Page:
Hank Isaac: Underfunded Overachievers – The Crafting of “Lilac” Part 2

Lilac star Capture a
Elora Coble, the definitive Lilac

I’ve never understood how a filmmaker can post a call for actors which goes something like this:

Feature film shooting next week.

Casting lead actress.

Send resumes & head shots…

I mean, really… A WEEK!

Okay, so maybe I’m at the other end of the see-saw. I cast really, really early. Sometimes more than a year out. Why? Well, first, I don’t believe ANY actor can play ANY character. Somehow, when studying history way back when, I just never really pictured John Wayne as Genghis Kahn. Second, I like to take parts of an actor’s personality and infuse the character she’s going to play with them.

When I first wrote “Lilac,” both the story and the characters were completely different. The main character, Lilac, was a fourteen-year-old homeless girl who became an assassin, eventually mentored by an aging former CIA hit man whose career ended badly. The ramp-up to that idea was my disappointment with how the film, Leon (The Professional is the title of the sanitized U.S. version) dealt with the character of young Matilda at the end. She walks away from the now dead Leon, her mentor throughout the film, mends her ways, goes back to school, and sticks Leon’s treasured plant in the ground to complete the planting-roots metaphor.

Well, folks, I wanted Matilda to take up Leon’s craft as an assassin. She even says somewhere in the film that she’s getting really good at helping him.

But, for whatever reasons, the filmmakers chose the moral high ground.

So I simply wrote the story I wanted to see. And even though I actually had someone who could play the part of Lilac, she was not ready to be as rough and tough as the character needed to be. And I felt that sort of hesitation would be obvious to an audience.

At that point, I did a complete reversal and created a younger Lilac and wrote the after-school-special version (same title) wherein Lilac was about ten and was competing with a slightly older boy for the honor of being considered the best detective in elementary school.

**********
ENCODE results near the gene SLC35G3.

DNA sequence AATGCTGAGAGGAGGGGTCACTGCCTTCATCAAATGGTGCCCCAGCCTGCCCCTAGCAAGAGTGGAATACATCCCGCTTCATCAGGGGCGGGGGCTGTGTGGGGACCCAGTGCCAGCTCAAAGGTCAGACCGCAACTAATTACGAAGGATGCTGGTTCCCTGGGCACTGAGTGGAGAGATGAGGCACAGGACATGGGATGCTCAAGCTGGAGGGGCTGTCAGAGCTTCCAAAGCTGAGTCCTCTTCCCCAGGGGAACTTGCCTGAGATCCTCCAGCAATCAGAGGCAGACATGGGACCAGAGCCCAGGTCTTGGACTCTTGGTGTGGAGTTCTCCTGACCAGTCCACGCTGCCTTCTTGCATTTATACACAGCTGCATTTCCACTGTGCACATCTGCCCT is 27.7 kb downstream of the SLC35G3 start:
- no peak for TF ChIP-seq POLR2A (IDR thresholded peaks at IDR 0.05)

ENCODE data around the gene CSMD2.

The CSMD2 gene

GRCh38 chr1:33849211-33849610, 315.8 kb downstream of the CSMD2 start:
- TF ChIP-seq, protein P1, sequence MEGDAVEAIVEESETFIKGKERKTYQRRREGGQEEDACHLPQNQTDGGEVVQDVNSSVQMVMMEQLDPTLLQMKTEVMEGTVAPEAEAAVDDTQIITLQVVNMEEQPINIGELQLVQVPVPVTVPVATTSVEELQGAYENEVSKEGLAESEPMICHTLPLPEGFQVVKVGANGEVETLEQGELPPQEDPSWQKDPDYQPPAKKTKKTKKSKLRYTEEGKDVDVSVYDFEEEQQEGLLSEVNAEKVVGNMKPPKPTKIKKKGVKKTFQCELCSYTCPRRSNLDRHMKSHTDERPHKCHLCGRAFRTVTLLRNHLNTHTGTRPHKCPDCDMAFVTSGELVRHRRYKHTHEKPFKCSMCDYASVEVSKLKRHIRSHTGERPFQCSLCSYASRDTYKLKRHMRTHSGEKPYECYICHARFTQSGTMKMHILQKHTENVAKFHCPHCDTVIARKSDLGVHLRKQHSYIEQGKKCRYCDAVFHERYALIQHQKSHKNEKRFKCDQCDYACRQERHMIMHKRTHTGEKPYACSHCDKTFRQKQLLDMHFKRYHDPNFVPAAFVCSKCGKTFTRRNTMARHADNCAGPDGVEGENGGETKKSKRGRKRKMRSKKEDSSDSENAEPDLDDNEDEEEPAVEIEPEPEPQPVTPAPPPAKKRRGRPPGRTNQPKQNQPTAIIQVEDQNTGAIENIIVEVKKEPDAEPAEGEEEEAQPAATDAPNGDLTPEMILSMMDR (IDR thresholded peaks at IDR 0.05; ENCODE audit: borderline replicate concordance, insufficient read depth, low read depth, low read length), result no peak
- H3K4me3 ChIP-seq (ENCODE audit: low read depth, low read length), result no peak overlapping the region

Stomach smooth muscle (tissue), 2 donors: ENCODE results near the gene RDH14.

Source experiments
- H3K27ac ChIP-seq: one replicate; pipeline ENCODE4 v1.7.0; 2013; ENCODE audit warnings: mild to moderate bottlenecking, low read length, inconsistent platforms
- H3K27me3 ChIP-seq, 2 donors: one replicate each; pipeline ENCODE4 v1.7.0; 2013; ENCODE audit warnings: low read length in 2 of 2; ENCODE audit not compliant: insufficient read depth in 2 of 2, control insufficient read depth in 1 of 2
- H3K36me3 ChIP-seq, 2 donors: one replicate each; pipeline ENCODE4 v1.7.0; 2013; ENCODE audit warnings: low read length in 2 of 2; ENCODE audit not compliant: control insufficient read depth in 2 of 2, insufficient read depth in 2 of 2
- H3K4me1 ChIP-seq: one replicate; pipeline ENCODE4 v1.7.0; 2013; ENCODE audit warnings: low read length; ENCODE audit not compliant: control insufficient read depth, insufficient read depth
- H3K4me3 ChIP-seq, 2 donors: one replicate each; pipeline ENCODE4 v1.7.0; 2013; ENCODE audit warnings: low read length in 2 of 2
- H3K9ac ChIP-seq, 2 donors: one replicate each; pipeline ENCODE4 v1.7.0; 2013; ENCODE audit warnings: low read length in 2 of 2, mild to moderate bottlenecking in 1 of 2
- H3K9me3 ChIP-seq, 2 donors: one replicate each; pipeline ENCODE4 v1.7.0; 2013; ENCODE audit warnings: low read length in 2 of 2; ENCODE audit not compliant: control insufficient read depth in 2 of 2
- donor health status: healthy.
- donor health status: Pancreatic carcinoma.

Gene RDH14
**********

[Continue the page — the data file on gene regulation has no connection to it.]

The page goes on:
While I liked the characters and their story, I felt that the whole thing was way too mellow.

And besides, when I write, “dark & edgy” ALWAYS creeps in. No matter what I do. Honestly, stories and characters are way more interesting that way.

So I essentially took Lilac the assassin and Lilac the child detective and merged them into one homeless ten-year-old vigilante. The log line for the series then became: “What if Robin Hood was a homeless ten-year-old girl living in a modern city.”

Now let’s flashback about four paragraphs to the elementary school detective version of Lilac.

I needed a ten-year-old actress who could carry off the lead in a potentially long storyline. I immediately thought of one of the extras I’d cast in my short silent film, “The Bench.” She had a brief appearance in a dream sequence. She was one of six kids in it and one of them got to dangle a dead mouse in front of one of the older actors’ faces. I decided to shoot six takes so each child could have the fun of doing that. Well, this particular young actress – she was only eight at the time – not only dangled the mouse superbly, she made sure each of the other kids got his turn. She became, in essence, a temporary 2nd AD.

But it wasn’t so much THAT she did it but more about HOW she did it. She was a gentle leader and every single kid listened to her. She never had to establish herself as the “authority,” but for some reason, everyone did what she said. She was forceful without being over bearing.

So it was about six months later that I realized: This is my “Lilac.”

I arranged to meet with her and her parents. Here was the kind of family every child in the world would pick if they could order a family from a catalog. And the young actress? Super smart. Articulate, with impeccable diction. And could not take a bad photograph if she tried.

But the most important part – and this is really my casting mantra – is that she expressed the perfect blend of strength and vulnerability. Because it is my opinion that strength will carry a character through a story, but it is her vulnerability that will bring the audience along with her.

So… many meetings, discussions, improvisations, and rehearsal assistances began to reveal the personality that would ultimately drive my writing and create this tough but caring character who has absolutely nothing in the world except her crossbow and the unflinching desire to fix the very same world she perceives as horribly broken… Lilac.

LILAC is here